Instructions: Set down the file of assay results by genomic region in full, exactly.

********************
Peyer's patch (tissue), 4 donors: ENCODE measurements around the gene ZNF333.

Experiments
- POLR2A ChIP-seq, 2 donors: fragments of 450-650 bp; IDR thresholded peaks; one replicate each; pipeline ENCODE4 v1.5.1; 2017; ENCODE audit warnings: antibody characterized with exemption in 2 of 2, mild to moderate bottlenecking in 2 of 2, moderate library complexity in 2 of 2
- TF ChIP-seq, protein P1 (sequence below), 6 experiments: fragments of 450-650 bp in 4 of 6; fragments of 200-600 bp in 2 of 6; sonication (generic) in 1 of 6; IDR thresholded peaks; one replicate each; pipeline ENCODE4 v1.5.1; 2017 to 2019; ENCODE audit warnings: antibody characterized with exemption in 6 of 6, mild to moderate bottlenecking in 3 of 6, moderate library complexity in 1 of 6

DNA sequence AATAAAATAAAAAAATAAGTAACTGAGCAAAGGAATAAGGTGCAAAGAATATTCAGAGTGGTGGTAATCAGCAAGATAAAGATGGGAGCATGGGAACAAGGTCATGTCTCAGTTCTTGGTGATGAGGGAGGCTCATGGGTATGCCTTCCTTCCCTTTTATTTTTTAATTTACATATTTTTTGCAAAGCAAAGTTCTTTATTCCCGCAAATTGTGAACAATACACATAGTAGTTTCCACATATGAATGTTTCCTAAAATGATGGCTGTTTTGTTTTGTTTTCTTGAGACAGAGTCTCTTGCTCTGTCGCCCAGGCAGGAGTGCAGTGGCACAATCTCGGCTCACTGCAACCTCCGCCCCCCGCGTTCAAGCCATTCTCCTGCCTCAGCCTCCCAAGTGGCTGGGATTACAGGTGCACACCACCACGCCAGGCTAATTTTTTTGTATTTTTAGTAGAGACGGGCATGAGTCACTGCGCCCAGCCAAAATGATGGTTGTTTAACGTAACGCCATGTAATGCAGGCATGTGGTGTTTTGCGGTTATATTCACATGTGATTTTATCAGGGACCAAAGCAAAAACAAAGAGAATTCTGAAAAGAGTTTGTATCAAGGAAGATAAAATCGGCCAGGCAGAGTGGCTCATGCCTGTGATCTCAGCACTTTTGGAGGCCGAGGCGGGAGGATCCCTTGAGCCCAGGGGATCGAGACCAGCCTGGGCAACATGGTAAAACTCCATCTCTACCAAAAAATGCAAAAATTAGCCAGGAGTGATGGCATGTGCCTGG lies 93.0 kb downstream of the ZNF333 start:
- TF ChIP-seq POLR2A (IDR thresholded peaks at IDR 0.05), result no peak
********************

Peyer's patch (tissue), 4 donors: ENCODE measurements around the gene ZNF333.

Experiments
- POLR2A ChIP-seq, 2 donors: fragments of 450-650 bp; IDR thresholded peaks; one replicate each; pipeline ENCODE4 v1.5.1; 2017; ENCODE audit warnings: antibody characterized with exemption in 2 of 2, mild to moderate bottlenecking in 2 of 2, moderate library complexity in 2 of 2
- TF ChIP-seq, protein P1 (sequence below), 6 experiments: fragments of 450-650 bp in 4 of 6; fragments of 200-600 bp in 2 of 6; sonication (generic) in 1 of 6; IDR thresholded peaks; one replicate each; pipeline ENCODE4 v1.5.1; 2017 to 2019; ENCODE audit warnings: antibody characterized with exemption in 6 of 6, mild to moderate bottlenecking in 3 of 6, moderate library complexity in 1 of 6

DNA sequence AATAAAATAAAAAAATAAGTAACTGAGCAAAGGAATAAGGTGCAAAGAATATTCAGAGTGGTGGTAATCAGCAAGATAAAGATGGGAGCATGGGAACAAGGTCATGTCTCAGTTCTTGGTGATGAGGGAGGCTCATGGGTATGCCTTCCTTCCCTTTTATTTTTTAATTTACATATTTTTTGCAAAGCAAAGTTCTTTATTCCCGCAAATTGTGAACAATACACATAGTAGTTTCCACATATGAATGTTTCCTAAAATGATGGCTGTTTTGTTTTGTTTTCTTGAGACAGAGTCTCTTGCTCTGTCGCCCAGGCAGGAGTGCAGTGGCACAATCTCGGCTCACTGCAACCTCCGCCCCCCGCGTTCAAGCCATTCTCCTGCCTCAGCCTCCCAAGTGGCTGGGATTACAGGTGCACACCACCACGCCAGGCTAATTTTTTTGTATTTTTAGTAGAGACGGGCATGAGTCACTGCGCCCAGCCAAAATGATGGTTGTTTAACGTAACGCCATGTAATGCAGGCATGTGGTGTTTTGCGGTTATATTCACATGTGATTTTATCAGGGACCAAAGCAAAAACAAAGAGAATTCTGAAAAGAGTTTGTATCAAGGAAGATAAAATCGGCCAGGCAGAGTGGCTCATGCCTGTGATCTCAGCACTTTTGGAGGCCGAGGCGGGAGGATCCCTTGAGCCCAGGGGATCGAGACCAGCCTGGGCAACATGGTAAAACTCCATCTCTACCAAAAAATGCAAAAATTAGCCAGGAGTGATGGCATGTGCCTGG lies 93.0 kb downstream of the ZNF333 start:
- TF ChIP-seq POLR2A (IDR thresholded peaks at IDR 0.05), result no peak